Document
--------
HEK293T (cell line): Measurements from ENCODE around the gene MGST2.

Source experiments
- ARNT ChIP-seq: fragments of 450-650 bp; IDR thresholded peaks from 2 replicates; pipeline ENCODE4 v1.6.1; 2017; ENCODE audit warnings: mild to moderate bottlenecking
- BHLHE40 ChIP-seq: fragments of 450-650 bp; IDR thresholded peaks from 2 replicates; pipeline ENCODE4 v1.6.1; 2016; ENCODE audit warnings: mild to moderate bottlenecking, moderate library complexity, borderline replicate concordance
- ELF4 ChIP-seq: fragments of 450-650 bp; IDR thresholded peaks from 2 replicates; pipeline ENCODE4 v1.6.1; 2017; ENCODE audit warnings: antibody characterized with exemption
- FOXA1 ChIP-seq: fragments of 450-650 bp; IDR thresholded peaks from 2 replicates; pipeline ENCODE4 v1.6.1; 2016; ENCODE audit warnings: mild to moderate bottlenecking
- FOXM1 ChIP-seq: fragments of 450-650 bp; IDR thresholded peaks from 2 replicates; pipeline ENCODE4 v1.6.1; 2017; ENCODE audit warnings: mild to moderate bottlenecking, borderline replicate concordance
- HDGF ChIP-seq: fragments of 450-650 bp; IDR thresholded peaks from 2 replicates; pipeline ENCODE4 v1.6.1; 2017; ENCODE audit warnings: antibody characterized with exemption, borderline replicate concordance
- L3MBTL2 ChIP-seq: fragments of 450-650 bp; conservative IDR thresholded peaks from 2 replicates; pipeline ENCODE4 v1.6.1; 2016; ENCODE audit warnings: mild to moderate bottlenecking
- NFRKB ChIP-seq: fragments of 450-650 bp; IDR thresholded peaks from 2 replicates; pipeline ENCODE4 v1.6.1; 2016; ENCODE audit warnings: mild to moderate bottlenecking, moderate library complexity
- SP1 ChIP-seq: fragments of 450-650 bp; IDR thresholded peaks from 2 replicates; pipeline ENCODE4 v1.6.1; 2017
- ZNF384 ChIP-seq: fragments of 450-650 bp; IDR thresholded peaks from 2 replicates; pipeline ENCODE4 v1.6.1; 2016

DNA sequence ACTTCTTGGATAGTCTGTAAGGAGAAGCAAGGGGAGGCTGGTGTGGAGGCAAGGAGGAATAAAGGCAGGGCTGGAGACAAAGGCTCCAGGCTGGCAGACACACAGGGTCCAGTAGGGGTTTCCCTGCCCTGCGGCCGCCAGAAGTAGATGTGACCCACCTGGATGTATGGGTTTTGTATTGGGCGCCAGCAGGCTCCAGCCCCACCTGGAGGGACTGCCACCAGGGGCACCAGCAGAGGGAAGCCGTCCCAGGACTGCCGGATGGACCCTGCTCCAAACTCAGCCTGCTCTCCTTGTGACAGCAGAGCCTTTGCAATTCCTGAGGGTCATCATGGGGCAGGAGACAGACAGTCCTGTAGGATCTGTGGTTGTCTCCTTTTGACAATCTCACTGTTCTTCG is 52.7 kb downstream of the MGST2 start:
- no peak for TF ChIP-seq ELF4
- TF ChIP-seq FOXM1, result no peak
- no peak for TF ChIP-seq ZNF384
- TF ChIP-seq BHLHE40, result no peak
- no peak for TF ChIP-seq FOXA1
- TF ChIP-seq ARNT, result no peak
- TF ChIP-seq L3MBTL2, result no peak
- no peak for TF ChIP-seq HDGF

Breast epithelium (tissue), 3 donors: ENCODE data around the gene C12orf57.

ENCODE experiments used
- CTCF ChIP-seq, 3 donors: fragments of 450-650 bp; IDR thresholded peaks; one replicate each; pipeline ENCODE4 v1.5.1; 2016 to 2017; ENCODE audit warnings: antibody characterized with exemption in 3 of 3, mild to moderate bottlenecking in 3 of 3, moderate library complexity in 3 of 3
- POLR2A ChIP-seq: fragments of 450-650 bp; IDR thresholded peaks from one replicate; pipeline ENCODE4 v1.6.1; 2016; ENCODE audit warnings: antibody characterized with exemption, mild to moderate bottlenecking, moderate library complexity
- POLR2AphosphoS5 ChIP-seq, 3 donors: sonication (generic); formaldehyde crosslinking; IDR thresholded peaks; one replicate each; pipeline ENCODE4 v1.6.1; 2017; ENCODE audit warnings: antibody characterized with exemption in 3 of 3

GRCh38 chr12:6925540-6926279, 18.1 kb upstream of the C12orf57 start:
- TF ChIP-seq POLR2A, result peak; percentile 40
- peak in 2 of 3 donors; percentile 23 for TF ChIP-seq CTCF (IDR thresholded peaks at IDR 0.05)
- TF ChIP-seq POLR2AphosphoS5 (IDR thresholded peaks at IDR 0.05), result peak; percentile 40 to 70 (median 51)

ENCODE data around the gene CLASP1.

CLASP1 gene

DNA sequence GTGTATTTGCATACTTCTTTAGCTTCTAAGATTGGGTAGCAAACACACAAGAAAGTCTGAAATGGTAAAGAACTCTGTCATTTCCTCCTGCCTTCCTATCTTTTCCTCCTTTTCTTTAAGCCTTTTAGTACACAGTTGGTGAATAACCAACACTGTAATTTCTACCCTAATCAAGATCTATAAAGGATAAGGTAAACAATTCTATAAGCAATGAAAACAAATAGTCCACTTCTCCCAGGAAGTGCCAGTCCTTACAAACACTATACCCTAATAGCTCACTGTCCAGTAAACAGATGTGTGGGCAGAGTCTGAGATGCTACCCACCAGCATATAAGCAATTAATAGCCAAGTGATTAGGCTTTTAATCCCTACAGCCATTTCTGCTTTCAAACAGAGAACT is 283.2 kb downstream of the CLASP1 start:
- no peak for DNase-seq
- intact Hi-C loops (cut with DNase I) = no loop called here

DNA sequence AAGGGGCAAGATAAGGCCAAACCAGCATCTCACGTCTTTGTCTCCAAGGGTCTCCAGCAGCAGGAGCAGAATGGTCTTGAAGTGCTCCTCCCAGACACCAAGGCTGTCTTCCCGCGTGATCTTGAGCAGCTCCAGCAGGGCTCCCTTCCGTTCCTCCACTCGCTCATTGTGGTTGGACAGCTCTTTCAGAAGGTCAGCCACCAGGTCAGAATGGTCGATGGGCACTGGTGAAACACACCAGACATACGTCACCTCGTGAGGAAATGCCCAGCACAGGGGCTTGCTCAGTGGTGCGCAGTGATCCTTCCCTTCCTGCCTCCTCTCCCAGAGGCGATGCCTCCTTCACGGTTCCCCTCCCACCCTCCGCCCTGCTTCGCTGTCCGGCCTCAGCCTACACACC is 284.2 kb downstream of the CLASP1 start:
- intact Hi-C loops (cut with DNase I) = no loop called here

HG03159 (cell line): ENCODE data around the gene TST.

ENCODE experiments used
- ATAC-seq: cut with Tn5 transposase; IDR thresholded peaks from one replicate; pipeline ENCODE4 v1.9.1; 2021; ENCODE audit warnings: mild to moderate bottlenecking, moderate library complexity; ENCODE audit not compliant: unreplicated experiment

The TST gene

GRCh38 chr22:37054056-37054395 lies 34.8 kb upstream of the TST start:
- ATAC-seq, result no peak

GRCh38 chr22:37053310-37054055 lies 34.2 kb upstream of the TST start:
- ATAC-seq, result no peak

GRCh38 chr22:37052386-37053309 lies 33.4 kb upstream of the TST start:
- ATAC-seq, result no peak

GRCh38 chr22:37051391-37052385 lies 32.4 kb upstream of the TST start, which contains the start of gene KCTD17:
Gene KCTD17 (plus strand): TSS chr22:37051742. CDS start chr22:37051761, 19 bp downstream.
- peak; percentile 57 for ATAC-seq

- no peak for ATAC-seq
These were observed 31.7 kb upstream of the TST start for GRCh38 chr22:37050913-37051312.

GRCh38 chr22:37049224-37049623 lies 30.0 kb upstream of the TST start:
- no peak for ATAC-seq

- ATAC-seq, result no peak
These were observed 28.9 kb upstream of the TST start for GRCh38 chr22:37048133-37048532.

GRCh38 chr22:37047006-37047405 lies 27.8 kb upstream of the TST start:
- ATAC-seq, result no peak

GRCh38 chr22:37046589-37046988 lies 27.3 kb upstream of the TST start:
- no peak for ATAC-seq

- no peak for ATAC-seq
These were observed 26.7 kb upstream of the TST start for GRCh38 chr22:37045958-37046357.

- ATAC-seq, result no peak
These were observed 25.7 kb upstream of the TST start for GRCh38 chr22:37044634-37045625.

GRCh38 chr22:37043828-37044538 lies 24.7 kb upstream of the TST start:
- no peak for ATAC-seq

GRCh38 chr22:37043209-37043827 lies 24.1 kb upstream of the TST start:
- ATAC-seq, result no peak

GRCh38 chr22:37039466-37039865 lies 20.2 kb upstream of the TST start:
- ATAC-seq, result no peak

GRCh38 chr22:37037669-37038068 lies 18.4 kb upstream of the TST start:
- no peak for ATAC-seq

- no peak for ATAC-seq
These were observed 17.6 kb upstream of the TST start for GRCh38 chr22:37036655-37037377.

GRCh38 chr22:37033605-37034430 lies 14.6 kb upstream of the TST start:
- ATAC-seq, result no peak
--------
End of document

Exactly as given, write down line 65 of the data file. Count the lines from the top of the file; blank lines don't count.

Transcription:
GRCh38 chr22:37043828-37044538 lies 24.7 kb upstream of the TST start: